The SECURE Act does list beneficiaries who are exceptions to the 10-year mandatory payout. They are called “eligible designated beneficiaries” and include:
- Surviving spouses. IRA heirs who are surviving spouses are not affected by the new rules. They still can benefit from the lifetime payout option.
- Minor children (but not grandchildren) up to the age of 18 or 21 (depending on what state the child lives in) or up to age 26 if the child is in school. But once the child reaches the appropriate age, the 10-year withdrawal period begins as the following example illustrates:
Joseph, age 40, has a traditional IRA currently worth $500,000. Joseph has named his daughter, Emily, age 12, as beneficiary of his IRA. Joseph dies suddenly. The trustees for Emily elects to withdraw the inherited IRA over Emily’s life expectancy (72 years). However, once Emily becomes age 18, the inherited traditional IRA must be paid out in its entirety by the time Emily becomes 28 years old.
- Beneficiaries who are disabled or chronically ill, as defined by the IRS.
- Beneficiaries who are no more than 10 years younger than the IRA owner.
Given the effect of the new rules for bequeathing traditional IRAs and Roth IRAs to non-spousal heirs under the SECURE Act, the following are some recommendations for TSP participants and IRA owners to consider to get around the end-of-10 year lump sum mandatory payment:
- If married, make one’s spouse the heir to the IRA. Surviving spouses still have favorable options as to what to do with an inherited IRA from their deceased spouses. For example, a surviving spouse who inherits a traditional IRA or a Roth IRA could retitle the account in his or her name, and not take payouts from the traditional IRA until age 72. The spouse could then leave the account to children heirs who would be subject to a 10-year deadline for withdrawing their inherited IRA assets.
- Review existing IRA trusts. Those IRA owners who have established and named trusts as beneficiaries of their IRAs need to have these trusts reviewed by a qualified attorney. This is because certain types of trusts – in particular, “accumulation” trusts – make little sense under the SECURE Act and the unfavorable tax rates that trusts are subject to.
- Consider life insurance as an alternative to retirement assets in order transfer wealth to heirs. The SECURE Act favors life insurance over IRAs as a tax-efficient way to move assets from the older generation to the younger generation. This is because life insurance death payouts can be free of both income and estate taxes. In paying the premiums for the life insurance policy, the IRA owner could take distributions from the IRA (in the case of the traditional IRA, an IRA owner over age 72 must take at least the required minimum distribution (RMD), and more if necessary) in order to pay the life insurance premiums. Life insurance can also be more flexible than an IRA if the IRA owner wants to leave assets to a trust. Finally, since the IRA owner needs a lifetime cash value or permanent life insurance policy (and not a term life insurance policy which is in effect for a limited number of years), it is important that the IRA owner to be aware of the fees associated with the permanent (cash value policy). These fees can be rather large, especially with equity- (stock) oriented) permanent life insurance policies. Also, it is also to know whether the insurance company has the right to raise the fees in the future as the insured gets older and by how much.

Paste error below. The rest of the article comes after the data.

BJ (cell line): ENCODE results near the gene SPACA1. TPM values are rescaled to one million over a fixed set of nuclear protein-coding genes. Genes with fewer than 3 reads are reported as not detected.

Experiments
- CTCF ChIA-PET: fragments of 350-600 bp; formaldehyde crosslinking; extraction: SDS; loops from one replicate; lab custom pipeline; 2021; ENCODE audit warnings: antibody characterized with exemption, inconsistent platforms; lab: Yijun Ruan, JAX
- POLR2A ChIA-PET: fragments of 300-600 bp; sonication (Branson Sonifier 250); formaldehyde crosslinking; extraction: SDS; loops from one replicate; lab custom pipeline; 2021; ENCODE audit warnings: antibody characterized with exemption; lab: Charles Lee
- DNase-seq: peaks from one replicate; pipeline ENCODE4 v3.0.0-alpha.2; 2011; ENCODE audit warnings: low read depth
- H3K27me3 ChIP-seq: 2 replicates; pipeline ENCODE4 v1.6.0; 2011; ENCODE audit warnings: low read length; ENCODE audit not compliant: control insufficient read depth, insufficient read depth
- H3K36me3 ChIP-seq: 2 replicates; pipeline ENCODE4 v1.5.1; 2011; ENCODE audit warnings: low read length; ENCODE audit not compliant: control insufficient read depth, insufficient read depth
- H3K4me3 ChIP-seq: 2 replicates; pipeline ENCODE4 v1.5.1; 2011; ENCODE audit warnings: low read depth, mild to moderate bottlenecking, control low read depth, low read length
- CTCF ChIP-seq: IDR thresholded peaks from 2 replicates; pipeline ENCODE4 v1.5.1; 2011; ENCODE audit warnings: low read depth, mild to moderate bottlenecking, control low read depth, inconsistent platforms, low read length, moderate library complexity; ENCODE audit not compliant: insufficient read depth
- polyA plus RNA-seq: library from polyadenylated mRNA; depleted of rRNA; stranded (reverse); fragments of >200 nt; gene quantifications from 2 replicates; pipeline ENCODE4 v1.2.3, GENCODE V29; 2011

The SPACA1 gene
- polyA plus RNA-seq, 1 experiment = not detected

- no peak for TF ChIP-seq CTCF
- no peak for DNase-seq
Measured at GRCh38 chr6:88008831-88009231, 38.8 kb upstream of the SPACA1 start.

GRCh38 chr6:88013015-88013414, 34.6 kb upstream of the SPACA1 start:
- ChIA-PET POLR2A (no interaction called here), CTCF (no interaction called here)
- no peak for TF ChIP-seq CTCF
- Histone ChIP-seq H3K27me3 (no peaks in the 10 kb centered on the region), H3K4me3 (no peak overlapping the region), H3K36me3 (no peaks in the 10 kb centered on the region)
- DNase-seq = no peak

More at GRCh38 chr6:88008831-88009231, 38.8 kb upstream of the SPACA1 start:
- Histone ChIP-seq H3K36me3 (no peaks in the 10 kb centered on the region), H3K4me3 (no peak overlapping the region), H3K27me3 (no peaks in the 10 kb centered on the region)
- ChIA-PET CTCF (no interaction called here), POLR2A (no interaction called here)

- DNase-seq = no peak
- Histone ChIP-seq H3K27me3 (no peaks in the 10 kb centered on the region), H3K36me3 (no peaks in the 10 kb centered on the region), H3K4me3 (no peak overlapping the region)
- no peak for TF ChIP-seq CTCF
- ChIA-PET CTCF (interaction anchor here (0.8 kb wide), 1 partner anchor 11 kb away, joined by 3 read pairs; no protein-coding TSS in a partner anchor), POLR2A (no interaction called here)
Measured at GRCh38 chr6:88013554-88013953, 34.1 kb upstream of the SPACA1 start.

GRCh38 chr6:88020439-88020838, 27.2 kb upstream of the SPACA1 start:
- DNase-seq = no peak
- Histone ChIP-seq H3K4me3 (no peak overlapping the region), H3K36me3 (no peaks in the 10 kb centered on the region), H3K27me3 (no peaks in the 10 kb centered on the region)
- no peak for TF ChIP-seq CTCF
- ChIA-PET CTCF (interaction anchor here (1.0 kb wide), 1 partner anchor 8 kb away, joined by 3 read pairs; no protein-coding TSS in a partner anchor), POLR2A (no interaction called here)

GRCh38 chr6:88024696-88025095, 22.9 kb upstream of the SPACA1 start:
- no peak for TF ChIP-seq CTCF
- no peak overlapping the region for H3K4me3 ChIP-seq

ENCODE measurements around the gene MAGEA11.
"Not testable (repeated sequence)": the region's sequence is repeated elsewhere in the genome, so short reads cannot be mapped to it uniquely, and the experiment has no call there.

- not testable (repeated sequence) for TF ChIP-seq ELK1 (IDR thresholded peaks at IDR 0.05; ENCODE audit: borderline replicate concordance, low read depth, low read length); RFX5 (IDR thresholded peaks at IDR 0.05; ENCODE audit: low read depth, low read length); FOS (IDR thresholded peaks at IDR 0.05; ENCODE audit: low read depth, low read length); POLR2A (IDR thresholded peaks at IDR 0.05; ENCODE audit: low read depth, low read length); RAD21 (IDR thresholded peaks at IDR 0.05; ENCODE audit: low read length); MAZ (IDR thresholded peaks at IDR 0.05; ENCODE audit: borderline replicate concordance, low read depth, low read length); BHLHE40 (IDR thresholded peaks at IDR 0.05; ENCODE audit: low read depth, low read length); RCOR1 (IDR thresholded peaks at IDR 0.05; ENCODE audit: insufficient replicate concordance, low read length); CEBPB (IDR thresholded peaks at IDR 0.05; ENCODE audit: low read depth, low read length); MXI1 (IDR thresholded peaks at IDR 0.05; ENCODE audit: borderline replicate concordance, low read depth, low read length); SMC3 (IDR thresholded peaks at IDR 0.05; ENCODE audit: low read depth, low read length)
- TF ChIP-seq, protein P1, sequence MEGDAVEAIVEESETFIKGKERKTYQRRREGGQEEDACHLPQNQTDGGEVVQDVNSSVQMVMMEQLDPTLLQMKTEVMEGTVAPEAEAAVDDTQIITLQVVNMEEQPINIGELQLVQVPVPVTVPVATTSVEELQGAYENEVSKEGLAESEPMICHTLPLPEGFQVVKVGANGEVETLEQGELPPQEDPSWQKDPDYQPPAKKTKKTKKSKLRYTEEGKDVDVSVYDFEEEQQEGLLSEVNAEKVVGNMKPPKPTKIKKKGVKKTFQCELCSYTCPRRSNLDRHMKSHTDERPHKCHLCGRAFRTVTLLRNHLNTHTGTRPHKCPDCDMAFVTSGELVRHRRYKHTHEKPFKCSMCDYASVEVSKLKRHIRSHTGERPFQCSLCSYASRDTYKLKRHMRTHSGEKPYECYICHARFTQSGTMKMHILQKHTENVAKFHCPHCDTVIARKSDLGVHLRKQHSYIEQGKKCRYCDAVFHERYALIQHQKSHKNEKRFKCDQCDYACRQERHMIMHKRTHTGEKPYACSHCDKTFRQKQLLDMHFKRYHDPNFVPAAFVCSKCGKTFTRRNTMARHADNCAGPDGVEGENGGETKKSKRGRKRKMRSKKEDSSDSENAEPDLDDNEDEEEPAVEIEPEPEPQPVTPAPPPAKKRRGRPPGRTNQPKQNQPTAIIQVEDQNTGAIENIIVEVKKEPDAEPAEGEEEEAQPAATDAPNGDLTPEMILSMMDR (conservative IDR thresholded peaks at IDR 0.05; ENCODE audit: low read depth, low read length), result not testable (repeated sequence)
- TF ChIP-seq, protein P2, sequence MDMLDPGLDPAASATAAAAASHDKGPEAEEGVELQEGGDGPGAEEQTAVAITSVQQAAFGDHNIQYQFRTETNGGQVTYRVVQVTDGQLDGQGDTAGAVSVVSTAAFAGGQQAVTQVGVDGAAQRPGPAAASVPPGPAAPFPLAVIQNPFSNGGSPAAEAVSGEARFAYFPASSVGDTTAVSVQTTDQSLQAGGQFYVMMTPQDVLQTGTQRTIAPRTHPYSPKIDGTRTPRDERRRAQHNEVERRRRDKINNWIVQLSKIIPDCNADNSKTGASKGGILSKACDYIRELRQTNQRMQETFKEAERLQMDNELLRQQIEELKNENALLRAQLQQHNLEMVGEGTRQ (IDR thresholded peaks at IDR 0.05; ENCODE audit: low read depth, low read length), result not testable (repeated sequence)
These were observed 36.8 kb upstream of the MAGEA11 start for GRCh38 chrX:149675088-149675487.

For traditional IRA owners who have non-spousal beneficiaries and who choose to do nothing under the new rules resulting from the SECURE Act passage, one suggestion would be to name multiple beneficiaries of their IRAs. In so doing, following the death of the IRA owner, there will be a lump sum payment of the inherited IRA assets to each beneficiary. While a lump sum payment of traditional IRA assets is taxable to the beneficiary, and if large enough, could result in a beneficiary being pushed into a higher tax bracket in the year that the inherited IRA assets are received, the overall tax liability will be minimized if there are multiple traditional IRA beneficiaries.